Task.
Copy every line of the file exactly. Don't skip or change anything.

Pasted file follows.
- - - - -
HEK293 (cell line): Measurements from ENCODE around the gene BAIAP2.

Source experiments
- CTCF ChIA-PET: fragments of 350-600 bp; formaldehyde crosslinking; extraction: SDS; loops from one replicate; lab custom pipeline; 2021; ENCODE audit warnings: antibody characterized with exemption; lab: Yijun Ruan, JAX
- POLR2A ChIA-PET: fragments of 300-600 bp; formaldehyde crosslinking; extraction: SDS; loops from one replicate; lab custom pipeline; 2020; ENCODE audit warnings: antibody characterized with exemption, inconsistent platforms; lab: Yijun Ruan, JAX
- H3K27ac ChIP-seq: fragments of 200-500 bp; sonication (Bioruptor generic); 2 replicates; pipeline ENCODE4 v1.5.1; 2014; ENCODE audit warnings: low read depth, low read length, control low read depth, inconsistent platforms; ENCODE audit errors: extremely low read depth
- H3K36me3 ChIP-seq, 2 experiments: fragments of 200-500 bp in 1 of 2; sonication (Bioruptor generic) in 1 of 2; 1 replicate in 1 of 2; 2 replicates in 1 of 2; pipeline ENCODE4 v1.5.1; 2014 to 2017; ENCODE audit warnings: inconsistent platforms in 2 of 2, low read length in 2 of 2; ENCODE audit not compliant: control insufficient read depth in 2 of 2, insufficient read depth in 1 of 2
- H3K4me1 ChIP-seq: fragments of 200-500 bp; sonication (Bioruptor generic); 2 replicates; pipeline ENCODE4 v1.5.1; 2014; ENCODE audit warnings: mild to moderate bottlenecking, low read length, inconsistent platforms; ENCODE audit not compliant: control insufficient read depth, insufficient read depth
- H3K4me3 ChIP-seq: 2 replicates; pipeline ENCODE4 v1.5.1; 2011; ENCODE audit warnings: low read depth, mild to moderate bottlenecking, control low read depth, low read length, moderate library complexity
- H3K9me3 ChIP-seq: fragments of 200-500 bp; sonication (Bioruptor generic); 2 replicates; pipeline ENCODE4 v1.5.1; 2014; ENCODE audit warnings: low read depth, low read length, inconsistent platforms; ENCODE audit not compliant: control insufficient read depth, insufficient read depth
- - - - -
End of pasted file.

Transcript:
HEK293 (cell line): Measurements from ENCODE around the gene BAIAP2.

Source experiments
- CTCF ChIA-PET: fragments of 350-600 bp; formaldehyde crosslinking; extraction: SDS; loops from one replicate; lab custom pipeline; 2021; ENCODE audit warnings: antibody characterized with exemption; lab: Yijun Ruan, JAX
- POLR2A ChIA-PET: fragments of 300-600 bp; formaldehyde crosslinking; extraction: SDS; loops from one replicate; lab custom pipeline; 2020; ENCODE audit warnings: antibody characterized with exemption, inconsistent platforms; lab: Yijun Ruan, JAX
- H3K27ac ChIP-seq: fragments of 200-500 bp; sonication (Bioruptor generic); 2 replicates; pipeline ENCODE4 v1.5.1; 2014; ENCODE audit warnings: low read depth, low read length, control low read depth, inconsistent platforms; ENCODE audit errors: extremely low read depth
- H3K36me3 ChIP-seq, 2 experiments: fragments of 200-500 bp in 1 of 2; sonication (Bioruptor generic) in 1 of 2; 1 replicate in 1 of 2; 2 replicates in 1 of 2; pipeline ENCODE4 v1.5.1; 2014 to 2017; ENCODE audit warnings: inconsistent platforms in 2 of 2, low read length in 2 of 2; ENCODE audit not compliant: control insufficient read depth in 2 of 2, insufficient read depth in 1 of 2
- H3K4me1 ChIP-seq: fragments of 200-500 bp; sonication (Bioruptor generic); 2 replicates; pipeline ENCODE4 v1.5.1; 2014; ENCODE audit warnings: mild to moderate bottlenecking, low read length, inconsistent platforms; ENCODE audit not compliant: control insufficient read depth, insufficient read depth
- H3K4me3 ChIP-seq: 2 replicates; pipeline ENCODE4 v1.5.1; 2011; ENCODE audit warnings: low read depth, mild to moderate bottlenecking, control low read depth, low read length, moderate library complexity
- H3K9me3 ChIP-seq: fragments of 200-500 bp; sonication (Bioruptor generic); 2 replicates; pipeline ENCODE4 v1.5.1; 2014; ENCODE audit warnings: low read depth, low read length, inconsistent platforms; ENCODE audit not compliant: control insufficient read depth, insufficient read depth